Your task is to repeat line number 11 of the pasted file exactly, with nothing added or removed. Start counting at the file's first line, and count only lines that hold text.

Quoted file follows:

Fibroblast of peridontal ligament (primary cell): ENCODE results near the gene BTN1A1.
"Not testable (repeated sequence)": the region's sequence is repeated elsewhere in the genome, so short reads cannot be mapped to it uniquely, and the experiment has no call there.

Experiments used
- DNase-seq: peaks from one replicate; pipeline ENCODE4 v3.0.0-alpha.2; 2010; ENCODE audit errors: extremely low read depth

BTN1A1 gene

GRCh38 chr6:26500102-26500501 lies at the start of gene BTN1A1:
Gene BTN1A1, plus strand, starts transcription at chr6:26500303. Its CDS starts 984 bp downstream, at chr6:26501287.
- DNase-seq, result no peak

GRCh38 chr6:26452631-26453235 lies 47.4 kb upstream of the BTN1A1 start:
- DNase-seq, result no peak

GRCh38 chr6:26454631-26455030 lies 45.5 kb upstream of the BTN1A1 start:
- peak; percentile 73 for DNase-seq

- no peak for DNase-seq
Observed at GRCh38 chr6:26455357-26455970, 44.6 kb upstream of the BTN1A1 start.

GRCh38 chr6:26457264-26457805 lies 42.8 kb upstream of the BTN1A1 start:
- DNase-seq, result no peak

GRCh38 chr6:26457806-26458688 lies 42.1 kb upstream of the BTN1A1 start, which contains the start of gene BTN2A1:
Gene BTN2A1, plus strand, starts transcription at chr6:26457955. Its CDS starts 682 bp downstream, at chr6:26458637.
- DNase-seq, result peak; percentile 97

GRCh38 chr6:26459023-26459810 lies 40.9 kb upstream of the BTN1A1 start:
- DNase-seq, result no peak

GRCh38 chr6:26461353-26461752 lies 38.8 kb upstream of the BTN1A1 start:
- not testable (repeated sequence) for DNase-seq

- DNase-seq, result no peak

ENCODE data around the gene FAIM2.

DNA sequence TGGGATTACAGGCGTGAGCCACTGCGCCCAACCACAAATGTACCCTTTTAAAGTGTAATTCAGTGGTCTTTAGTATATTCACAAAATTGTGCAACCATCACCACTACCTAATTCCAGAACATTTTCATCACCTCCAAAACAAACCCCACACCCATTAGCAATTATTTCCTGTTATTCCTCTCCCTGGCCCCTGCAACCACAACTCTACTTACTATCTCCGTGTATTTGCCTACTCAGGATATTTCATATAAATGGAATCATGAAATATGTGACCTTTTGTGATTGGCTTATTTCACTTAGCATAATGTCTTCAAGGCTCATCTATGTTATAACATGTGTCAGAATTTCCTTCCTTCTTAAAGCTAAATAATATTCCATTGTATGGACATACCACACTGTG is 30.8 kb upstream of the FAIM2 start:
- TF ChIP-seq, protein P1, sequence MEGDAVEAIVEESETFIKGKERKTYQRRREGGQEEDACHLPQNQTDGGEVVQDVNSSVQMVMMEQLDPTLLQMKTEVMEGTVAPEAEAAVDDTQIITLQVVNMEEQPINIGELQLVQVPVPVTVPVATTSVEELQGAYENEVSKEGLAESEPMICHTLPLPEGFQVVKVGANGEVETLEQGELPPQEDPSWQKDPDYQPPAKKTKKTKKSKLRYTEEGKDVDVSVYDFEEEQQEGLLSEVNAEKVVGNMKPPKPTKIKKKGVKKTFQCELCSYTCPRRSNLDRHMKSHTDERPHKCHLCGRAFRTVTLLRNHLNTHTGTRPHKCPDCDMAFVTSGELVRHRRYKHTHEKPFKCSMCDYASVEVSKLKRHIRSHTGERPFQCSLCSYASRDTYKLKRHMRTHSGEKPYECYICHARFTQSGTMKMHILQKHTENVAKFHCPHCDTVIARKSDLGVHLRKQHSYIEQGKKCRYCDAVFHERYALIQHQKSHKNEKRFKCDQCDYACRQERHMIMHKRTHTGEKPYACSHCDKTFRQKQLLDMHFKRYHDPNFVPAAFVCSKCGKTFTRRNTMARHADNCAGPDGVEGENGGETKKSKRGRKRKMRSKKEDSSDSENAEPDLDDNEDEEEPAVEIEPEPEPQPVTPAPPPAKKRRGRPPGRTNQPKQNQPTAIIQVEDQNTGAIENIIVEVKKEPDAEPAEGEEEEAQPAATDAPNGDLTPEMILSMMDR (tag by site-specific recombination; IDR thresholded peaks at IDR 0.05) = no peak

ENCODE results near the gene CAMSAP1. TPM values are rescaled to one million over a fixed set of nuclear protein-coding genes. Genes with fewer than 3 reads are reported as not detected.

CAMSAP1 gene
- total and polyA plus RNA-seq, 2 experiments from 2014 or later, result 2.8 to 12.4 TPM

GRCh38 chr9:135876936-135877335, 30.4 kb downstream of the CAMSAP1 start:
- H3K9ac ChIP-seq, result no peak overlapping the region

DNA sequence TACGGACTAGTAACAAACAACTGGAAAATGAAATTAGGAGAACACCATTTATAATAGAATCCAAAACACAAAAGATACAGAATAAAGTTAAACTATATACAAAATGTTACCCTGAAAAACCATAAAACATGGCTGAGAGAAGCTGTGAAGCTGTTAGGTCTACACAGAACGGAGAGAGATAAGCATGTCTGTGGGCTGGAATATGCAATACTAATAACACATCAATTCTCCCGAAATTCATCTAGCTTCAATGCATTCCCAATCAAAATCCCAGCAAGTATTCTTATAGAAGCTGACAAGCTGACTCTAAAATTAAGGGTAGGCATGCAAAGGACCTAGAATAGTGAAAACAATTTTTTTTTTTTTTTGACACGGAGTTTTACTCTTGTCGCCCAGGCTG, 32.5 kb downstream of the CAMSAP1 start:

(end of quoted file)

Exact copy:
GRCh38 chr6:26454631-26455030 lies 45.5 kb upstream of the BTN1A1 start: